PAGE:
South Africa has the richest tortoise diversity of any place on Earth. Some of these species, such as the endangered Geometric tortoise, are rarely encountered, but others, such as the Angulate, Leopard and Hinge-back tortoises are commonly maintained in captive collections both within South Africa and abroad. This brief summary highlights the most important considerations for each species and provides some hints on what to do should you encounter them.
Leopard tortoise: Geochelone pardalis
Prefers dry, scrubby habitats. Intolerant of cold and damp. Likes to drink frequently from standing water and also likes regular soaks. Diet must be very high in coarse, fibrous plants and especially grasses.
Angulate tortoise: Chersina angulata
Similar habitat preferences to G. pardalis, but prefers looser, sandy substrates. Extremely susceptible to 'shell rot' type problems if kept on damp earth or similar substrates. This tortoise must be maintained on dry, sandy substrates if health problems are to be avoided. Grass lawns are not recommend as their humidity is too high. Diet should be rich in succulent plants, otherwise, same as G. pardalis.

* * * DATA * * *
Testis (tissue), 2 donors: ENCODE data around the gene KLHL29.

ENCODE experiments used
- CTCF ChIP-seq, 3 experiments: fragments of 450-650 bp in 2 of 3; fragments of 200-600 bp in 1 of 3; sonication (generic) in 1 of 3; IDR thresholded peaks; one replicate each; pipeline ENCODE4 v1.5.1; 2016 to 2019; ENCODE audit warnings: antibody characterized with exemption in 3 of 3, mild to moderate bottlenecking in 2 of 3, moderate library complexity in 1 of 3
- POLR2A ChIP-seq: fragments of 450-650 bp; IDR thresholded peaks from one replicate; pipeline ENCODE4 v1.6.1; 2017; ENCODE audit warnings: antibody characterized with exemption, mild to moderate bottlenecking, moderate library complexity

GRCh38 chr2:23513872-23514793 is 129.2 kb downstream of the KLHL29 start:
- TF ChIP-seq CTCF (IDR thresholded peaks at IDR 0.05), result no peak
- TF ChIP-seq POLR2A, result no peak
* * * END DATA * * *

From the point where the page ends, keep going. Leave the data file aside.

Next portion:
Tent tortoise: Psammobates tentorius
The very name "Psammobates" means "sand loving". This tortoise is highly susceptible to shell disease, and above all to respiratory problems, if kept in a cold or damp environment. Enclosures must be sunny and very well drained. Juveniles do well in raised, artificial enclosures where they can be protected from the effects of ground humidity. Damp is the number one killer of this species in captivity. It is also highly susceptible to respiratory disease if mixed with other species. Maintain in strict isolation. The diet is essentially the same as for Chersina angulata, but with an increased preference for flowers.
Speckled Padloper: Homopus signatus
The world's smallest tortoise - adult males are only 85 mm long. In captivity, it requires almost identical conditions to Chersina angulata, but with a strong preference for plenty of rocks to climb on and hide under. Highly intolerant of damp and cold. Do not mix with other species. Must have plenty of exposure to bright sunlight. If kept outside of its natural range, some indoor accommodation is almost essential. Diet as above.
Common Padloper: Homopus areolatus
Less delicate than H. signatus, but still requires a relatively dry, well-drained enclosure. Should not be mixed with other species.
Bell's or Lowveld Hinge-back tortoise: Kinixys belliana
This tortoise, unlike others described above, not only tolerates damp conditions but thrives in them. It is also surprisingly tolerant of cold, although obviously, it should ideally be provided with warm, moist conditions in captivity. It also differs in that this tortoise is highly omnivorous, and a high proportion of its diet comprises snails and millipedes. Water for soaking must always be available. Note that fat-saturated tinned dog and cat food is not a suitable substitute for snails or millipedes.
Savannah Hinge-back tortoise: K. belliana speckii
As for K. belliana. Occurs in somewhat drier habitats, however.